fighting spam and scams on the Internet
"419" Scam – Advance Fee / Fake Lottery Scam
The so-called "419" scam is a type of fraud dominated by criminals from Nigeria and other countries in Africa. Victims of the scam are promised a large amount of money, such as a lottery prize, inheritance, money sitting in some bank account, etc.
Victims never receive this non-existent fortune but are tricked into sending their money to the criminals, who remain anonymous. They hide their real identity and location by using fake names and fake postal addresses as well as communicating via anonymous free email accounts and mobile phones.
Keep in mind that scammers DO NOT use their real names when defrauding people.
The criminals either abuse names of real people or companies or invent names or addresses.
Any real people or companies mentioned below have NO CONNECTION to the scammers!
Read more about such scams here or in our 419 FAQ. Use the Scam-O-Matic to verify suspect emails.
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Some comments by the Scam-O-Matic about the following email:
- This email uses a separate reply address that is different from the sender address. Spammers use this to get replies even when the original spam sending accounts have been shut down. Also, sometimes the sender addresses are legitimate looking but fake and only the reply address is actually an email account controlled by the scammers.
- The following phrases in this message should put you on alert:
- "hundred thousand united state dollars" (they want you to be blinded by the prospect of quick money, but the only money that ever changes hands in 419 scams is from you to the criminals)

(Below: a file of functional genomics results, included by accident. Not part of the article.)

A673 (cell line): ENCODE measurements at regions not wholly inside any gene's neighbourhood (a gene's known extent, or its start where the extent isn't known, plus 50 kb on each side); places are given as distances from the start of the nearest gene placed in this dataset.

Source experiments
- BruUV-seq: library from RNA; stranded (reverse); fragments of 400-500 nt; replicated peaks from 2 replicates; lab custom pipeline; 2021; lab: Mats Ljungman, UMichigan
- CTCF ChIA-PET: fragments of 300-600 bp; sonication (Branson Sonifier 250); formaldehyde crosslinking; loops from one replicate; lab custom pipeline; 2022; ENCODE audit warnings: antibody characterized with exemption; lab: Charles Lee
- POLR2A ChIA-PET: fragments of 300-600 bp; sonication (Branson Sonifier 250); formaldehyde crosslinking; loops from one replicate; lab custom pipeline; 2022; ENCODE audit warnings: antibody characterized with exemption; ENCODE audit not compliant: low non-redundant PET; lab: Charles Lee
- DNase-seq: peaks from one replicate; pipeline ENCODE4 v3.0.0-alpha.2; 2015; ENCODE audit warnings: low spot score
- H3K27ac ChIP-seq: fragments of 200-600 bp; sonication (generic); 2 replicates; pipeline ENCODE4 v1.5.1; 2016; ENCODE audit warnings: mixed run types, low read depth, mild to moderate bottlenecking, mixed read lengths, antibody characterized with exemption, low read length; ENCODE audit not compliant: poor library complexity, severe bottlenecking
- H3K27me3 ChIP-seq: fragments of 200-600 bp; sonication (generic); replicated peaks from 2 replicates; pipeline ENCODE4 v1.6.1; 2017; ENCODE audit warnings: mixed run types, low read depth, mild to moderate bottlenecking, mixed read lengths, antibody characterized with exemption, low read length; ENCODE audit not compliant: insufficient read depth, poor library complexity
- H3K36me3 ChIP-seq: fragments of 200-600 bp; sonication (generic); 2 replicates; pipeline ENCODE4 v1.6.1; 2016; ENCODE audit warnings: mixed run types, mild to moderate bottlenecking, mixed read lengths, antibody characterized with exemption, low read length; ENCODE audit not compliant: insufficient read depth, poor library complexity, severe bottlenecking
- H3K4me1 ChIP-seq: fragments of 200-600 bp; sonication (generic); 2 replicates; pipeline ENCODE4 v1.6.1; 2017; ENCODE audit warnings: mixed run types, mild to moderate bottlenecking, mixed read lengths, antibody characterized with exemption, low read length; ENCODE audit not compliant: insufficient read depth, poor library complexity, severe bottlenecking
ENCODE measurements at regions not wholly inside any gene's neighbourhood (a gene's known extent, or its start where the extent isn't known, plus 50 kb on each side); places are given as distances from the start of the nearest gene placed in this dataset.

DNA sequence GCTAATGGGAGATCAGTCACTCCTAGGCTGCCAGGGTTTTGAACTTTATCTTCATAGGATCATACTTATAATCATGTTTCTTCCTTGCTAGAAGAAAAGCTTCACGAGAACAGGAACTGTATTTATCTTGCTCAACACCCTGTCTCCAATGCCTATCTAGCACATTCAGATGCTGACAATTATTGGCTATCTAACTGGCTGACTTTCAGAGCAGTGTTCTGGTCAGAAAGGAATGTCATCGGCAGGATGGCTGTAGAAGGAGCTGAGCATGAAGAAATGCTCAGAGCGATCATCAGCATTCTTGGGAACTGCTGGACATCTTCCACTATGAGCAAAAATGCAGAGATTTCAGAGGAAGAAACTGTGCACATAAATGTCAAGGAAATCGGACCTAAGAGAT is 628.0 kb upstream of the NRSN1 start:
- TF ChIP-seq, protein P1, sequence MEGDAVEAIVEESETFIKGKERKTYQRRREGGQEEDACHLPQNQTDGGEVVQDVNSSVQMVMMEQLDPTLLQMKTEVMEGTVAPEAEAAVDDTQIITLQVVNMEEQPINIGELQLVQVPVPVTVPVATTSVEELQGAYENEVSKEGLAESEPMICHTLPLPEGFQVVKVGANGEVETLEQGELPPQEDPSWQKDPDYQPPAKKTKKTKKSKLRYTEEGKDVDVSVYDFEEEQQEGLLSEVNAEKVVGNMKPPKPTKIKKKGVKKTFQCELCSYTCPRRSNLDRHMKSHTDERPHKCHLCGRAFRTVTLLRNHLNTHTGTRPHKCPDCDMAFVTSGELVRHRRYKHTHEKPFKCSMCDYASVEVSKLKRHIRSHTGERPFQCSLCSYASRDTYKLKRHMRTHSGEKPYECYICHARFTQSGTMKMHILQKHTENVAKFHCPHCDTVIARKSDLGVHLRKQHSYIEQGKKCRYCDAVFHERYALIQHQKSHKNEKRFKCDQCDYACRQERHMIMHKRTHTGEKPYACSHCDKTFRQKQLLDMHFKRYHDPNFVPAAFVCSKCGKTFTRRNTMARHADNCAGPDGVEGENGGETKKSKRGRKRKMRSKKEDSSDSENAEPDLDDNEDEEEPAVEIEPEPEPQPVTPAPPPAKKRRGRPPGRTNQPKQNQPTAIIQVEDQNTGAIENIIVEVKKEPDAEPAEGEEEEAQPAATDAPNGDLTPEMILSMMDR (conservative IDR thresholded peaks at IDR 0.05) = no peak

- ",500,000" (they want you to be blinded by the prospect of quick money, but the only money that ever changes hands in 419 scams is from you to the criminals)
- "utmost confidentiality" (scammers urge victims to keep the transaction secret because they don't want anyone to point out to them that it is a scam)
- "united state dollar" (this email uses bad English)
- "barrister" (Barristers (lawyers) mentioned in 419 scams are always fake.)
- "email@example.com" (this email address has been used in a known scam)
- This email message is a 419 scam. Please see our 419 FAQ for more details on such scams.
- Barristers (lawyers) mentioned in 419 scams are always fake.
Fraud email example:
From: "Dr. (Mrs.) Marry Adams" (may be fake)
Date: Sat, 26 Nov 2011 12:49:19 +0700
Subject: GOD BLESS YOU
My name is Dr. (Mrs.) Marry Adams, a dying woman who has decided to donate what I have to charity through any thoughtful and selfless someone. I got your information while browsing through the internet, although I am not comfortable using this medium owing to the unsolicited emails everywhere but some one has to be used to save this transaction.
So, I honestly crave your indulgence to digest and do what I have to say, please. I am a 59 years old woman and was diagnosed for cancer about 2 years ago, after the death of my husband who had left me everything he worked for. I have decided to donate from what I have inherited from my late husband for charity through you since I cannot do it all by myself considering my circumstances.
I have WILLED/donated the sum of $1,500,000 (One million five hundred thousand united state dollars) to you Organization for the less privileged rather than allow my greedy relatives to use my husband's hard earned funds inappropriately.
I will be going for an operation soon and at the moment I cannot take any telephone calls, however, I have adjusted my WILL and my Executor is aware. Please, you and he should arrange the transfer of the funds from my Finance company to your humble self, wherever you are. Please contact my Attorney.
Barrister Douglas Brown
Private E-mail: firstname.lastname@example.org
Tel: +44-70457 6631
Send your full names:
I will appreciate your utmost confidentiality in this matter until the task is accomplished as I do not want anything that will jeopardize my last wish.
I will try and be in contact with you at any given opportunity.
I wish you all the best and, please use the funds well and always extend the good work to others.
Dr. (Mrs.) Marry Adams